Oh, so much to think about!
I've only read about five episode reactions, as I capitulated to sleep about ten minutes after the episode finished, so I don't know if this is just the same stuff everyone else is posting (my usual reason for not posting my thinky thoughts). So.
First of all, I was *so* impressed by both Jared and Jensen last night. Jared's face in the scene where he's questioning and then killing Alistair? That was a beautiful, complex, balanced look on his face - it was less "yay! killing!" and more the pride of an artist, a pleasure in his own competence. I was really impressed by that.
And I liked that Sam's instinct in this episode was to stand up for and stand by Dean, to try to do what Dean tried in "Heart" - to say, no, my brother shouldn't have to do this because it will hurt him too much, destroy him, and I'm willing to stand in his place. I adored that.
The question of how Sam got his power? I really didn't like Ruby's smile, but it got me wondering if what Sam needs is not Ruby's blood, specifically, but any blood voluntarily offered (though of course only someone who's in on the game - Dean, a demon, or an angel could realistically offer blood), and Ruby knows that and is determined to be the one there for Sam. I don't know if I'm being clear here. I would love for Sam's power to be less about demon blood and more about choice and sacrifice.
My regard for Castiel was sky-high after "Lazarus Rising," but after that, he hasn't impressed me or been, frankly, all that interesting to me. But last night - how stupid was he? Alistair says - while trying to kill Castiel - "I wish I knew how to kill one of you" and it's clearly true that he has no idea. And yet, when Sam shows up and starts questioning Alistair, asking not only "who is killing the angels?" but also "how are the angels being killed?" Castiel doesn't say anything about Alistair not knowing the answer to the second question, and just gapes dumbly at Sam. Meaning that Sam has to keep expending his energy on controlling Alistair, and Dean and Castiel himself are both kept waiting for medical attention. And let's not even get into the fact that after asking Dean to torture Alistair, Castiel waited outside like a huge wimp.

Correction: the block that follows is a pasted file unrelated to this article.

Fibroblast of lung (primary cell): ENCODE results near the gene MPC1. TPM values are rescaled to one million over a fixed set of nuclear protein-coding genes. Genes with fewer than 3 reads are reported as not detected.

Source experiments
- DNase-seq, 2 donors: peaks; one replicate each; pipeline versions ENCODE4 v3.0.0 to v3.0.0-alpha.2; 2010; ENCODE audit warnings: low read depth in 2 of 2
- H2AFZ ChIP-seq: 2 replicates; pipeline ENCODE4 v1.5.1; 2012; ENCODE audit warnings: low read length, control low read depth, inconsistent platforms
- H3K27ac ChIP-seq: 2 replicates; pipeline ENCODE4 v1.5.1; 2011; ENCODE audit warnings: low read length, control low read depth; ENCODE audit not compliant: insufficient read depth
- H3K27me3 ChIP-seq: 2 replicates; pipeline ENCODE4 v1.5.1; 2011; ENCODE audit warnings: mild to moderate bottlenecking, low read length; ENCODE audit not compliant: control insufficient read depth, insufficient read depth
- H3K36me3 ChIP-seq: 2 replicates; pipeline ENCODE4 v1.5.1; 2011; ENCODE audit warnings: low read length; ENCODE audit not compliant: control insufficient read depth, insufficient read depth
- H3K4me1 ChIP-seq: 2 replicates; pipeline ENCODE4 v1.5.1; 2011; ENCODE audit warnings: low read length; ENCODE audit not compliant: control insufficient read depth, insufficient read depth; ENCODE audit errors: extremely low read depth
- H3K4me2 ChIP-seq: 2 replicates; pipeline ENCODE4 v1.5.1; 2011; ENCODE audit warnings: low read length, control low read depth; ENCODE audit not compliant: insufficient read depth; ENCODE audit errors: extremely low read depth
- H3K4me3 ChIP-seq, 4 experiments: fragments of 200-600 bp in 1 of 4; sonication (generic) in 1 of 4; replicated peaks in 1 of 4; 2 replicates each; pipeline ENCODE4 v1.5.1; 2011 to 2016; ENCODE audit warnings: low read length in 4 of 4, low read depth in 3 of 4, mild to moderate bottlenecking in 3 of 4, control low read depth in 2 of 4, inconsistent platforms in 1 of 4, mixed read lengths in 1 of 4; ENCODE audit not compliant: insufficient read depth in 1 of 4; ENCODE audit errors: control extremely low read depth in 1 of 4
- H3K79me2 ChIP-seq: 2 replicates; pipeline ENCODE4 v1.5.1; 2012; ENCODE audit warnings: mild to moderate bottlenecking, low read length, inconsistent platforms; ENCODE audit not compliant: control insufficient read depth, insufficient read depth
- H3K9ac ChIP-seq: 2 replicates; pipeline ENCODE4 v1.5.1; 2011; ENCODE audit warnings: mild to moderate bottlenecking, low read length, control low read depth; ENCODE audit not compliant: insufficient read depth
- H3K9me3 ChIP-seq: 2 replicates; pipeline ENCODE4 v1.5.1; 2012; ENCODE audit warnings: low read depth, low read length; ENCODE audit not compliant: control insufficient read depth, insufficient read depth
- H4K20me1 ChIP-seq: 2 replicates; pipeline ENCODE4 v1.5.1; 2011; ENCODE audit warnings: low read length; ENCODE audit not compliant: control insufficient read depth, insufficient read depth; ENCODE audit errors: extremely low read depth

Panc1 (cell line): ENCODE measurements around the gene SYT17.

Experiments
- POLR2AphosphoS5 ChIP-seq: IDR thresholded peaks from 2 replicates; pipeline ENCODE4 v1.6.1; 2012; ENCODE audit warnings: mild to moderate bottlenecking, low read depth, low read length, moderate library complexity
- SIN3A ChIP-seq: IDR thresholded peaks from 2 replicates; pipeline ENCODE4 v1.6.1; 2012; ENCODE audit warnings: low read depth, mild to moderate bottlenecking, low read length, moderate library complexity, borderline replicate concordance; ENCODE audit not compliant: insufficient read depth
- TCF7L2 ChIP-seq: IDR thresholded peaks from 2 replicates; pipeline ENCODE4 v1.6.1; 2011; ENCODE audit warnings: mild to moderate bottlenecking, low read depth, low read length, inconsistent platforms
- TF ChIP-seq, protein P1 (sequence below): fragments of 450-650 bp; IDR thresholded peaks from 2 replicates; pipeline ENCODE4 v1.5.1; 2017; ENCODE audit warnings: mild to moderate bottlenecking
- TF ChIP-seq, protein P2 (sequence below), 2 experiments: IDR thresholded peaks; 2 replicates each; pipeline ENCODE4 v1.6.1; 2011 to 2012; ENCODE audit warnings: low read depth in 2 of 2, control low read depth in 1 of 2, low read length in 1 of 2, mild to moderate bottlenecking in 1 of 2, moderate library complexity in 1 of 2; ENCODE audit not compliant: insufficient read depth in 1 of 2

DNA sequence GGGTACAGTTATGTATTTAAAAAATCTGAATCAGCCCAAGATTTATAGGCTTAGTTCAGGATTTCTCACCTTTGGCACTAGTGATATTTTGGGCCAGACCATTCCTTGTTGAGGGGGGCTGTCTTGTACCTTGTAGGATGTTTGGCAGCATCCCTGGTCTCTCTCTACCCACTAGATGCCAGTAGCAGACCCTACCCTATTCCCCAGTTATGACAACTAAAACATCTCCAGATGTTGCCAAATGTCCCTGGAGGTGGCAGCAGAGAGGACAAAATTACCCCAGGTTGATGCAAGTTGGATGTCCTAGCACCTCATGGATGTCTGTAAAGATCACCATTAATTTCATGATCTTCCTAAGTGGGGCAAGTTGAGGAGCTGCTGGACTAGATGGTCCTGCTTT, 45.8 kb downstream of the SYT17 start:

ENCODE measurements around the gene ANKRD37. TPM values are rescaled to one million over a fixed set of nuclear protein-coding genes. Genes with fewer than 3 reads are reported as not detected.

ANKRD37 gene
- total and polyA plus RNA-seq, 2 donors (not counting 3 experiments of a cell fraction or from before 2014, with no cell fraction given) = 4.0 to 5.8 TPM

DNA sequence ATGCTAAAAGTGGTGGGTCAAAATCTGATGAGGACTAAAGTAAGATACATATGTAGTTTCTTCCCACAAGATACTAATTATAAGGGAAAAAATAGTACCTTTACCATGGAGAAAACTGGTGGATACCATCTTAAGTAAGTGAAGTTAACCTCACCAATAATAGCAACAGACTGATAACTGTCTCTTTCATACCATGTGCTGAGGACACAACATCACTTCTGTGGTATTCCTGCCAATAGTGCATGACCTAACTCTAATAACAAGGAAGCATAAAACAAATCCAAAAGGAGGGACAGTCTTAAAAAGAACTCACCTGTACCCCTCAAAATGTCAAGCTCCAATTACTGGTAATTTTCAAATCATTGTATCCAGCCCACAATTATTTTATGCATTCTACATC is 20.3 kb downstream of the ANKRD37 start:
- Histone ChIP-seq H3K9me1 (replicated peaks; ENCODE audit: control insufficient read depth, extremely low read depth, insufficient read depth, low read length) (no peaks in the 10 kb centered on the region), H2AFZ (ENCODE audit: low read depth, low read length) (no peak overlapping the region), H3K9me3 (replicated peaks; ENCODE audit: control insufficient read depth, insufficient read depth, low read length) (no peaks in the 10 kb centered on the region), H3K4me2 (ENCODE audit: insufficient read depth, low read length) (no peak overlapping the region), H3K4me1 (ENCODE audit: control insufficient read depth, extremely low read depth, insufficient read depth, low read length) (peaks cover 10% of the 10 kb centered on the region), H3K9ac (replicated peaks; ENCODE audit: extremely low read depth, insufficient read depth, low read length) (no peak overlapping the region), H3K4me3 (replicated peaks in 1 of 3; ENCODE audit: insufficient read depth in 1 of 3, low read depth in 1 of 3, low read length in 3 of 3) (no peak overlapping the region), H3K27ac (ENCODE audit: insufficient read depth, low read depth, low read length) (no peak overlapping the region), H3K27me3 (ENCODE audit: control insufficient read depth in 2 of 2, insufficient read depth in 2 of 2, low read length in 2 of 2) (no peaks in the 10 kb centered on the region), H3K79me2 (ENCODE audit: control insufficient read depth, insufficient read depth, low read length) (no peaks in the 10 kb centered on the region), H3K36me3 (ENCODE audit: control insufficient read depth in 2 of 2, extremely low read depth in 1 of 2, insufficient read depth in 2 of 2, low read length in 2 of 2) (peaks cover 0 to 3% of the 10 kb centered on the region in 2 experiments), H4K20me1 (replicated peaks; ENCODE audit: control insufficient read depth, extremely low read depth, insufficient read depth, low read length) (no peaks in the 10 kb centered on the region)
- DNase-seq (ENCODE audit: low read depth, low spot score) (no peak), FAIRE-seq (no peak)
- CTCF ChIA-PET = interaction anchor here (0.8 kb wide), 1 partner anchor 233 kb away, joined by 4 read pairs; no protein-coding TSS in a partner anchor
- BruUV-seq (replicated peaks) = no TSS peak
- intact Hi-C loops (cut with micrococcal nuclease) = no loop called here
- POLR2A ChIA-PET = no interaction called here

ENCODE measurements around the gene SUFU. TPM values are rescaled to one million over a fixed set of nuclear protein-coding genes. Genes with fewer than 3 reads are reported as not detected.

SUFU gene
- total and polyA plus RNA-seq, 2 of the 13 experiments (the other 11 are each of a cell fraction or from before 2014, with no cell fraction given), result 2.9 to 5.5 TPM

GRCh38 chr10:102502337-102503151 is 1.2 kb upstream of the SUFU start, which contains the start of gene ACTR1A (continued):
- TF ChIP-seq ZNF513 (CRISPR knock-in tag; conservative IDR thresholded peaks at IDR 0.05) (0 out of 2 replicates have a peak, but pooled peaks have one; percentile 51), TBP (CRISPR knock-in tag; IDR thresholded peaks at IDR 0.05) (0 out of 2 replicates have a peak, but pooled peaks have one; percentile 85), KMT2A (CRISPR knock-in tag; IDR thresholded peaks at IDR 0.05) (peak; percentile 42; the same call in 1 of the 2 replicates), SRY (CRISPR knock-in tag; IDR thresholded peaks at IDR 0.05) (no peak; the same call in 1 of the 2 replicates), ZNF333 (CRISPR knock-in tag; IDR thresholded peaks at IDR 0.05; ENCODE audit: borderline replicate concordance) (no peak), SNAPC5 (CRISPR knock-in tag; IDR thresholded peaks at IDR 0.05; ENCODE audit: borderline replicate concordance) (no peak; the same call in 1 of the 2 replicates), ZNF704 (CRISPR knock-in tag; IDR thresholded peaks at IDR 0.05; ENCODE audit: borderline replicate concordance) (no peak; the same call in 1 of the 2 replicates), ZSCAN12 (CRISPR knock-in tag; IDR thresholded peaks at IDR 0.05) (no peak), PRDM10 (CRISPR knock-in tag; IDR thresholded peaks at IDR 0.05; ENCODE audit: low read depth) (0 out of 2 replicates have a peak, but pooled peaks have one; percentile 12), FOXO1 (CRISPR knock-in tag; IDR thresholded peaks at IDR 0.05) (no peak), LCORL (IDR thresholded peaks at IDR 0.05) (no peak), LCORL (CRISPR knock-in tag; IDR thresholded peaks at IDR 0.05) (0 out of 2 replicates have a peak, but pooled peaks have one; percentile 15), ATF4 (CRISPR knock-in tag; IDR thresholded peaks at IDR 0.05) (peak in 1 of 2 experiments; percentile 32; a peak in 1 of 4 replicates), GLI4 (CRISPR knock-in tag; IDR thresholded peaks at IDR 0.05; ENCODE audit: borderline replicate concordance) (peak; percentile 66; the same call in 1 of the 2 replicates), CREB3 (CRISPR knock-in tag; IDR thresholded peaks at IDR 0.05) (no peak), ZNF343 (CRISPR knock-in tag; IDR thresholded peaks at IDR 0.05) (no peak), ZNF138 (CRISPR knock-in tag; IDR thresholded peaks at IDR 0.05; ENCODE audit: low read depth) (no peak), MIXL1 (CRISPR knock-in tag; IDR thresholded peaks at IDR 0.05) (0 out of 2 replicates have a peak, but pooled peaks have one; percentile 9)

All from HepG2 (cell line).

About the angel whose death opened the show: I thought that was a fantastic moment, so characteristic of this show. Because not only was the angel a fragile-looking blonde woman in a long white gown - the kind of angel many other shows would have offered without irony, where we get muscular, conniving, complex figures - but also because the camera, spinning above her, captured her, bright against the darkness, bleeding and jumbled, and reminded us of the other beautiful blonde woman who started the show: Mary, as she was splayed and bloody on the ceiling. That was amazingly done.
And Uriel's treachery - I really loved that reveal. Because it's both shocking and not. We thought, as an angel, that he would be a good guy, but we also have seen that he has never had any patience with our boys, that he has always looked down on humans - even those fighting by his side. So his character stays consistent. And of course, Lucifer was an angel too. And Uriel's choice gives, in hindsight, a wonderfully shivery feel to that flickering moment when he smiles at Dean and claims to like him, because of course he likes that the person he picked as his sacrifice will go out fighting.
(Aside: Anna and Uriel both using the nickname "Cas" really bugged me. But what if they were both doing it to get under Castiel's defenses, since he clearly is invested in Dean?)
As for Dean. My poor beloved boy. I don't think I can even talk about him. I just want him to win and rest and be happy.